The blue ballet squash is certainly one of the more interesting looking squash. It is a variety of the blue Hubbard squash, is quite small, and has a greenish blue or pale grey skin that is often rough and bumpy. The blue ballet gets a lot of attention at the market for its appearance, but people are often nervous about cooking such an outlandish specimen. Not to fear! The rind is relatively thin, and its flesh is bright orange. It is fairly sweet, and has a rich flavour similar to that of the sugar pie pumpkin. It is an excellent squash to roast, mash, and serve as a side. It's smaller size also makes it much easier to store and prepare at home. 

Delicata Squash

Delicata Squash

The Delicata squash is elongated with smooth yellow skin and vertical green stripes. The unique thing about this squash is that its skin is so then that once baked, it can be eaten. It has a firm yellow flesh that is sweet, rich, and moist. It works great in place of a sweet potato or yam. Due to their edible skin, the Delicata is a great squash to stuff with grains, meats, or other vegetables. 

Carnival Squash

Carnival Squash

The carnival squash goes by many jovial names, including 'celebration squash,' 'festival squash,' and 'heart of gold squash.' It is a hybrid created out of the acorn squash and the sweet dumpling squash. Its skin is bespeckled in bright orange, green, and cream colours, and its flesh is sweet and mildly nutty - similar to that of an acorn squash. In recipes, the carnival squash can be used interchangeably in place of an acorn, sweet dumpling, or even butternut squash. 

We also receive a few varieties of heirloom squash that are so unique that many customers comment on never having seen them before! The Queensland squash is one of those obscure cucurbitas.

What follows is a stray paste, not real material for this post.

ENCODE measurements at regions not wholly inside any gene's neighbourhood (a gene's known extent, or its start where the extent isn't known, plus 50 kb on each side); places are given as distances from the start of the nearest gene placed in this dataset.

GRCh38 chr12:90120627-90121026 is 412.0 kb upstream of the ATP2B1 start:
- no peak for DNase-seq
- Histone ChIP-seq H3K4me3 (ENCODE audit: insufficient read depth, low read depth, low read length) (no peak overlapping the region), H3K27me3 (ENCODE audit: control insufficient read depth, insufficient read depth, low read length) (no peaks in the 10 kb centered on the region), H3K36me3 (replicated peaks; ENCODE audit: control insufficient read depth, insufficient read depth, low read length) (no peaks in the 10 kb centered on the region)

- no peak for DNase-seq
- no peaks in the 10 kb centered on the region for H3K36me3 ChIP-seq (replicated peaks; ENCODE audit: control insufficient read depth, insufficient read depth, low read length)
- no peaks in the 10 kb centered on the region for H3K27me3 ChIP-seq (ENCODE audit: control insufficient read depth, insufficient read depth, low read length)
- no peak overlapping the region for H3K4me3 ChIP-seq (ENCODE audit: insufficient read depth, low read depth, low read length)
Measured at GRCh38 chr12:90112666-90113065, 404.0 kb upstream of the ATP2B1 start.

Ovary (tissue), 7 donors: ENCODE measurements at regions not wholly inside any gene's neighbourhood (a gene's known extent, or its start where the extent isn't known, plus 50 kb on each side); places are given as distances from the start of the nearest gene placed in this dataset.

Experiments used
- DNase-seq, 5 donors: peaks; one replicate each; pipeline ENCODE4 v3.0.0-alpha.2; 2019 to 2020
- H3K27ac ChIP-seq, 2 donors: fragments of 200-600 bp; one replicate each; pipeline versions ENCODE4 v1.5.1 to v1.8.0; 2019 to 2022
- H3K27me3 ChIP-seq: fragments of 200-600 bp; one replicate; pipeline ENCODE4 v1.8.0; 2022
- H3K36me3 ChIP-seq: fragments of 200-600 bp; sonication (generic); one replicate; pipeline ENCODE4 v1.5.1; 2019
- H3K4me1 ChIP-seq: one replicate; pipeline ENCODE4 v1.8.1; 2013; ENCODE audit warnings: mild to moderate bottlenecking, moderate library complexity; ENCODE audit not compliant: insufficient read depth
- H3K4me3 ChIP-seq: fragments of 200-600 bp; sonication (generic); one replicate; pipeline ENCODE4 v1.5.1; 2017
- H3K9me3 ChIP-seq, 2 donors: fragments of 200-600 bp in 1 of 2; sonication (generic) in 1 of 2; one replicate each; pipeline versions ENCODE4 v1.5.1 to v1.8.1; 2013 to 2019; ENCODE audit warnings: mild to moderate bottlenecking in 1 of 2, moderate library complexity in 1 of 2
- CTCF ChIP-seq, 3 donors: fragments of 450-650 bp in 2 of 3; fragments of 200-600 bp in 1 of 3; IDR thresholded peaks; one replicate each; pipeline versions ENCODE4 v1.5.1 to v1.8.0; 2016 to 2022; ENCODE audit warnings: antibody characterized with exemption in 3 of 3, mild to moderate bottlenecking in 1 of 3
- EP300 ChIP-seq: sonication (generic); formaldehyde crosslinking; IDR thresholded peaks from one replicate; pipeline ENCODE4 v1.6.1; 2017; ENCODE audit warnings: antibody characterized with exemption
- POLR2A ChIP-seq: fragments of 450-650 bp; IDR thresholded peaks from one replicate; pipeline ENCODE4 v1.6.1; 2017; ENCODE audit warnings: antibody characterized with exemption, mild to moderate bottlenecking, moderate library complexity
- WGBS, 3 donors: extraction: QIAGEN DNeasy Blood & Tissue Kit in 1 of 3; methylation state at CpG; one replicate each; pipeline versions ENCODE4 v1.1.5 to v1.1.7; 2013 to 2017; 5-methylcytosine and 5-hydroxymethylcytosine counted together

Queensland Blue Squash
Queensland Blue Squash

The Queensland Blue squash is a turban shaped gourd that can grow quite large. They have a tough blue-grey skin that is covered in heavy ribbing. Despite its unusual outer appearance, once cooked the Queensland is very similar to other winter varieties. It has a deep orange flesh that is mild, and slightly sweet to the taste. Queensland Blue tend to have a denser flesh than other squash, making it a great option for mashing or roasting. 

Marina di Chioggia Squash
Marina di Chioggia Squash

The Marina di Chioggia squash is perhaps the most aesthetically intimidating squash. Its gnarled, muted green skin makes it seem impenetrable and unappetizing. But, like the Queensland Blue squash, once you cut into it, you'll find a bright orange flesh that can substitute for just about any other winter squash. This heirloom variety is named after the Italian fishing village where it was first cultivated in the 1600's, and this makes the Marina di Chioggia a popular addition to gnocchi and ravioli recipes. 

 

These are just a few of the winter squash that grace our produce counters after the autumn harvest. We encourage you to get creative: next time a recipe calls for butternut or acorn squash, consider substituting it with the colourful Carnival squash or the distinguished Queensland Blue instead. Happy squashing! 

Matt Gigg Posted Nov 16, 2015